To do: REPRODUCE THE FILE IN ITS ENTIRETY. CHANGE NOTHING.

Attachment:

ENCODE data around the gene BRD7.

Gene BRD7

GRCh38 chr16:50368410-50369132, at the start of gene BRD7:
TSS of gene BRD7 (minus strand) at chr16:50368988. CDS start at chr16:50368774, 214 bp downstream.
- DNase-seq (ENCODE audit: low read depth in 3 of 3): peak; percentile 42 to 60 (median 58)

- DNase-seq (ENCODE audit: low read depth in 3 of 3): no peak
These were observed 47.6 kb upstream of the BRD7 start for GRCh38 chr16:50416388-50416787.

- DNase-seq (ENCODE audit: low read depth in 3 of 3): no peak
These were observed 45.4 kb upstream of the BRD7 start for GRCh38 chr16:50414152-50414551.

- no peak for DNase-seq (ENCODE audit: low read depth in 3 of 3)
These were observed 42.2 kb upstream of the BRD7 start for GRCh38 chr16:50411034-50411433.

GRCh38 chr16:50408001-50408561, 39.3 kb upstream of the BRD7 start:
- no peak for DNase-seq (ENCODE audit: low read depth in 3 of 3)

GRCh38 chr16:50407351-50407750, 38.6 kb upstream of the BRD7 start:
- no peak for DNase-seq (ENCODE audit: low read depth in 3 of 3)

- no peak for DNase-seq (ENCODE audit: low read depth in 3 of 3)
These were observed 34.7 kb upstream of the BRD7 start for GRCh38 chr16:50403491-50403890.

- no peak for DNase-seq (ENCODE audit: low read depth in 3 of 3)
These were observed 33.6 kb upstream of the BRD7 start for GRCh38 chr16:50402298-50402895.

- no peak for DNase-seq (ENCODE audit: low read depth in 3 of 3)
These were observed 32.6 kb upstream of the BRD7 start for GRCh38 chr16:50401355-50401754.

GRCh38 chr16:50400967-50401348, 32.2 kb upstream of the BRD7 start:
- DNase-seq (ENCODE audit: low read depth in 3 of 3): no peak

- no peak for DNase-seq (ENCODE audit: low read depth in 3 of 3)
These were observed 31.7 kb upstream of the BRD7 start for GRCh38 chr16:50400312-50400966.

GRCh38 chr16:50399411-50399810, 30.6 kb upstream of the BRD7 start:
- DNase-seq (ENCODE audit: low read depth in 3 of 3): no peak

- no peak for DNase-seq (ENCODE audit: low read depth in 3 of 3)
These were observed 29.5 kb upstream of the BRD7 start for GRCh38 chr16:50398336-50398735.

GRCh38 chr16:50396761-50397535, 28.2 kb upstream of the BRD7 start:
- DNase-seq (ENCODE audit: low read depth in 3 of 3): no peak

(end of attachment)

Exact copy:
ENCODE data around the gene BRD7.

Gene BRD7

GRCh38 chr16:50368410-50369132, at the start of gene BRD7:
TSS of gene BRD7 (minus strand) at chr16:50368988. CDS start at chr16:50368774, 214 bp downstream.
- DNase-seq (ENCODE audit: low read depth in 3 of 3): peak; percentile 42 to 60 (median 58)

- DNase-seq (ENCODE audit: low read depth in 3 of 3): no peak
These were observed 47.6 kb upstream of the BRD7 start for GRCh38 chr16:50416388-50416787.

- DNase-seq (ENCODE audit: low read depth in 3 of 3): no peak
These were observed 45.4 kb upstream of the BRD7 start for GRCh38 chr16:50414152-50414551.

- no peak for DNase-seq (ENCODE audit: low read depth in 3 of 3)
These were observed 42.2 kb upstream of the BRD7 start for GRCh38 chr16:50411034-50411433.

GRCh38 chr16:50408001-50408561, 39.3 kb upstream of the BRD7 start:
- no peak for DNase-seq (ENCODE audit: low read depth in 3 of 3)

GRCh38 chr16:50407351-50407750, 38.6 kb upstream of the BRD7 start:
- no peak for DNase-seq (ENCODE audit: low read depth in 3 of 3)

- no peak for DNase-seq (ENCODE audit: low read depth in 3 of 3)
These were observed 34.7 kb upstream of the BRD7 start for GRCh38 chr16:50403491-50403890.

- no peak for DNase-seq (ENCODE audit: low read depth in 3 of 3)
These were observed 33.6 kb upstream of the BRD7 start for GRCh38 chr16:50402298-50402895.

- no peak for DNase-seq (ENCODE audit: low read depth in 3 of 3)
These were observed 32.6 kb upstream of the BRD7 start for GRCh38 chr16:50401355-50401754.

GRCh38 chr16:50400967-50401348, 32.2 kb upstream of the BRD7 start:
- DNase-seq (ENCODE audit: low read depth in 3 of 3): no peak

- no peak for DNase-seq (ENCODE audit: low read depth in 3 of 3)
These were observed 31.7 kb upstream of the BRD7 start for GRCh38 chr16:50400312-50400966.

GRCh38 chr16:50399411-50399810, 30.6 kb upstream of the BRD7 start:
- DNase-seq (ENCODE audit: low read depth in 3 of 3): no peak

- no peak for DNase-seq (ENCODE audit: low read depth in 3 of 3)
These were observed 29.5 kb upstream of the BRD7 start for GRCh38 chr16:50398336-50398735.

GRCh38 chr16:50396761-50397535, 28.2 kb upstream of the BRD7 start:
- DNase-seq (ENCODE audit: low read depth in 3 of 3): no peak